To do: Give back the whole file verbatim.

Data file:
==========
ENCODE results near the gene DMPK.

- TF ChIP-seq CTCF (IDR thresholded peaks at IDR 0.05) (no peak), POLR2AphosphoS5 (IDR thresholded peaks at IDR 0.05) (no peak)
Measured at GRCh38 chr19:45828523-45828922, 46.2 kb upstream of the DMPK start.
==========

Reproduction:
ENCODE results near the gene DMPK.

- TF ChIP-seq CTCF (IDR thresholded peaks at IDR 0.05) (no peak), POLR2AphosphoS5 (IDR thresholded peaks at IDR 0.05) (no peak)
Measured at GRCh38 chr19:45828523-45828922, 46.2 kb upstream of the DMPK start.